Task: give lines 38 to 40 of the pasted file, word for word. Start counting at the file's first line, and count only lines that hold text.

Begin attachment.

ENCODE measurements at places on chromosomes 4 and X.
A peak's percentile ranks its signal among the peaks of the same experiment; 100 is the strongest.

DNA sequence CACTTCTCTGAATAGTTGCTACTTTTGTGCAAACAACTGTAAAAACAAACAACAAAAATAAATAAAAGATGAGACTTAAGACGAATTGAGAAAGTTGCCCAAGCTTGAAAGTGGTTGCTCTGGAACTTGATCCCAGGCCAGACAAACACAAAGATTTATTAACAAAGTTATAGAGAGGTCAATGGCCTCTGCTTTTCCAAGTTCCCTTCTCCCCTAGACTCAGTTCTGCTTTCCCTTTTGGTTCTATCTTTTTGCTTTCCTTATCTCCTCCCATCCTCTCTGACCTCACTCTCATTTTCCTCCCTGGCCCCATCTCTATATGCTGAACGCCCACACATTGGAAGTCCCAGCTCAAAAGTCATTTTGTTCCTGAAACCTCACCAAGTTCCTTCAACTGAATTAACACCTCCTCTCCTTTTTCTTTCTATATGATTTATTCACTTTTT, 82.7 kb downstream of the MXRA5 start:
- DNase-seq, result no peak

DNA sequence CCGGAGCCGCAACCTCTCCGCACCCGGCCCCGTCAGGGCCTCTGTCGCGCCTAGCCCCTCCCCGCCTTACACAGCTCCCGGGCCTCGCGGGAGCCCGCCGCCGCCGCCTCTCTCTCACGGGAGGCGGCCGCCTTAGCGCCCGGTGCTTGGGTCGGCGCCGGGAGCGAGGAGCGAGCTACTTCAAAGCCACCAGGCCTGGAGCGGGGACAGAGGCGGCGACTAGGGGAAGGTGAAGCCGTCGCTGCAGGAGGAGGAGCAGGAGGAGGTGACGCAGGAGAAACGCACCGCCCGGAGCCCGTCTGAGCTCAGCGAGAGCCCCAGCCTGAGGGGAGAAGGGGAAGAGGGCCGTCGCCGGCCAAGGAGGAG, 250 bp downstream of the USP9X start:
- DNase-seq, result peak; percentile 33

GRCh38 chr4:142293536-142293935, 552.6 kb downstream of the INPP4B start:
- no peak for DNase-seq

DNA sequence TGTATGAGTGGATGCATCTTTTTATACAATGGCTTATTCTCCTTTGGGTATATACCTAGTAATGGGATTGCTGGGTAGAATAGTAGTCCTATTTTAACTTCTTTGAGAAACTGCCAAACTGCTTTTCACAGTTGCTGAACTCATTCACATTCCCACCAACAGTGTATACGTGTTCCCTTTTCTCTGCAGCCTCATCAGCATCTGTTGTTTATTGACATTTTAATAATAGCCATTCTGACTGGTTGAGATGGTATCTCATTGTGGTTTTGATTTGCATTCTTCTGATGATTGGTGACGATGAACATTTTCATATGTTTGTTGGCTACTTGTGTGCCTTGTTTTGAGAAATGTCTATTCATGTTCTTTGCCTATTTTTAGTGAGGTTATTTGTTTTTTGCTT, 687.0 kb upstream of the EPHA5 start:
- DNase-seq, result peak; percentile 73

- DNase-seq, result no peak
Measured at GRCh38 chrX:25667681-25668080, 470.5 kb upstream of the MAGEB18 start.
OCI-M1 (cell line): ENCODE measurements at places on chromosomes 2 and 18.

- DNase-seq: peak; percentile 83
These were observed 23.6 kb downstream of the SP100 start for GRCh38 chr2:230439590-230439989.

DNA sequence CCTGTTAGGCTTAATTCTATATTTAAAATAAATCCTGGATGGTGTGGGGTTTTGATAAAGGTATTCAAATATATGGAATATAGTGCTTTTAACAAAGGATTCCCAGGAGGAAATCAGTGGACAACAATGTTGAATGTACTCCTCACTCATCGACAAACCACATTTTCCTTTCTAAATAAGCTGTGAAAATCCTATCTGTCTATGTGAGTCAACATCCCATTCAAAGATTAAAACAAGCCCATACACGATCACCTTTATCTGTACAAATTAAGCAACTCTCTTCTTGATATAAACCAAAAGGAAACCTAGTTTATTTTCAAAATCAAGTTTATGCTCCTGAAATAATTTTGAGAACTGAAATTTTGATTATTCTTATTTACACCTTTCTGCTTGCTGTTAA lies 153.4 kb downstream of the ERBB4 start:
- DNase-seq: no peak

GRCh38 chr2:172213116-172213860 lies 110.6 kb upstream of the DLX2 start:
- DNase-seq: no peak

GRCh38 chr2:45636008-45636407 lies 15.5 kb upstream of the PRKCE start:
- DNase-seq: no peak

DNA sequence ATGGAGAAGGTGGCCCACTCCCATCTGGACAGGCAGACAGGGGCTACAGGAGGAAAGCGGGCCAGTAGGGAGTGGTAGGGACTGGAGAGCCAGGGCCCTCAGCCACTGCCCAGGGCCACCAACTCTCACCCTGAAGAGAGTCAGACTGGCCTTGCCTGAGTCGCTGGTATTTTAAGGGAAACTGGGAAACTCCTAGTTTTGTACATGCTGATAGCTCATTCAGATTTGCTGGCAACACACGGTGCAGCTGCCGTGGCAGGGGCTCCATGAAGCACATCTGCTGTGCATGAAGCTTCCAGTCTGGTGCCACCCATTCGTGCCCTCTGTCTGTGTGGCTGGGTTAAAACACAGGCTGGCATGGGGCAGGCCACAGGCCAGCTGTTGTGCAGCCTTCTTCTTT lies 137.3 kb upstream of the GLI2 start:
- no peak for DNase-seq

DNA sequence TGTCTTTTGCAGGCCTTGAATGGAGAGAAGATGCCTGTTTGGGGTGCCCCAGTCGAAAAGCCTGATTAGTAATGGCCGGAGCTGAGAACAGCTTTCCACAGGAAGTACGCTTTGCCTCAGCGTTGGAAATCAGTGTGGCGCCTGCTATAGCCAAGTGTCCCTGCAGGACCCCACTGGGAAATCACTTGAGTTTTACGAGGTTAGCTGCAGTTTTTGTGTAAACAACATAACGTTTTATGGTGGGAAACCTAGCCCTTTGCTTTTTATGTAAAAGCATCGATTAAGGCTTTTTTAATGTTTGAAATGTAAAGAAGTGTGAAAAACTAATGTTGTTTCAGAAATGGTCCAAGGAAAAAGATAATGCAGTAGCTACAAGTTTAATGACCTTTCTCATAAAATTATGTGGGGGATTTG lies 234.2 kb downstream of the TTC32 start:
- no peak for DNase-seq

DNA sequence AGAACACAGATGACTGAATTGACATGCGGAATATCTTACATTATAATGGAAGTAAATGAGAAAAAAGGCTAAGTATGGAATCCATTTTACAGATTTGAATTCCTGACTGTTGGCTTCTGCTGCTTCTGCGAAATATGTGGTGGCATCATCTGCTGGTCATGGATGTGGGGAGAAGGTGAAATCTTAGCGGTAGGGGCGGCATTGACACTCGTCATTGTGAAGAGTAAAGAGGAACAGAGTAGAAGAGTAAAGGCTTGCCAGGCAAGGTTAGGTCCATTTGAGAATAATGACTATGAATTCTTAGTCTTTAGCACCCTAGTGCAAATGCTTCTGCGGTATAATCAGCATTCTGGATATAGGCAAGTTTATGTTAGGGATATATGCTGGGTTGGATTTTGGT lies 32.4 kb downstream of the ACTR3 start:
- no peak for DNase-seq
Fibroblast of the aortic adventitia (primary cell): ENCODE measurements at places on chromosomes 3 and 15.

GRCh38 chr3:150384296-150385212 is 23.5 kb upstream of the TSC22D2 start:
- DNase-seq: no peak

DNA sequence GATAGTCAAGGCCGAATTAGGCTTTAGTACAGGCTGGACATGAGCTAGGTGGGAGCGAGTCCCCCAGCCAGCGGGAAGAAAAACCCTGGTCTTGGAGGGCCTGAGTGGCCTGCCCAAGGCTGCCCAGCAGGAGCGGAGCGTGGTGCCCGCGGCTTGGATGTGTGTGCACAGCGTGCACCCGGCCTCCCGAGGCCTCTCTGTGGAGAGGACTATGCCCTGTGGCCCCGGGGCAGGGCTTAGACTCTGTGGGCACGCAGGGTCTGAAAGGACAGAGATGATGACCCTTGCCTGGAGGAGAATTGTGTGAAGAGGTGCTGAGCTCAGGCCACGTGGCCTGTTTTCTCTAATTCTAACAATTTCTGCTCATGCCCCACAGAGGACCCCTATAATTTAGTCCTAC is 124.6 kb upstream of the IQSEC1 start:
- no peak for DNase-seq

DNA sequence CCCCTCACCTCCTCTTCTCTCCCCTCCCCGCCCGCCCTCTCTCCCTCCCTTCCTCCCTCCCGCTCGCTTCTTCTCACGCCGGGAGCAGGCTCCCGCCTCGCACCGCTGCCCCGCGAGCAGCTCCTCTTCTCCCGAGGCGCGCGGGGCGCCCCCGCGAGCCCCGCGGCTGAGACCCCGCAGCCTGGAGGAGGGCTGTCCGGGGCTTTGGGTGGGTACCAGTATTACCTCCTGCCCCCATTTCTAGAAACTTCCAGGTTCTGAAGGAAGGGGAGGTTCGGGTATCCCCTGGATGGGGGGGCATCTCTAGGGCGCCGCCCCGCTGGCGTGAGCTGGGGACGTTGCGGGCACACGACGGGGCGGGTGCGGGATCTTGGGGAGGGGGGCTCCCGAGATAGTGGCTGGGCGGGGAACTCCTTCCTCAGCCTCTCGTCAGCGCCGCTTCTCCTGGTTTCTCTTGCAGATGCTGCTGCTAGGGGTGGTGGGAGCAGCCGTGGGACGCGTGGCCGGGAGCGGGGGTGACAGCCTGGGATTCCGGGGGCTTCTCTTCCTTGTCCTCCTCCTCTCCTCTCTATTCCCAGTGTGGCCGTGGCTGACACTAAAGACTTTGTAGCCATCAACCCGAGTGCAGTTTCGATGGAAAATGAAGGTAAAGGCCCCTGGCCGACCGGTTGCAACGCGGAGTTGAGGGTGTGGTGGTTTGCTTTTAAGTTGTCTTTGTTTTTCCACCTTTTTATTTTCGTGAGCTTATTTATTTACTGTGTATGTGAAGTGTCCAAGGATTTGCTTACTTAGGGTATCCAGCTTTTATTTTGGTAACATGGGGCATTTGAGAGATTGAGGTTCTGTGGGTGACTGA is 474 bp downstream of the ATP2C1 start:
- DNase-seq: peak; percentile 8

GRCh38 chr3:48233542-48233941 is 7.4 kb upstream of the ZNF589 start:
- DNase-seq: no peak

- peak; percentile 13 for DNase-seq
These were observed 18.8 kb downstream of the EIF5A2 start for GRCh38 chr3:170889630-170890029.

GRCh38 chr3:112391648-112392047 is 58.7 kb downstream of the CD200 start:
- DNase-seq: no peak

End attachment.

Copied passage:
These were observed 18.8 kb downstream of the EIF5A2 start for GRCh38 chr3:170889630-170890029.

GRCh38 chr3:112391648-112392047 is 58.7 kb downstream of the CD200 start:
- DNase-seq: no peak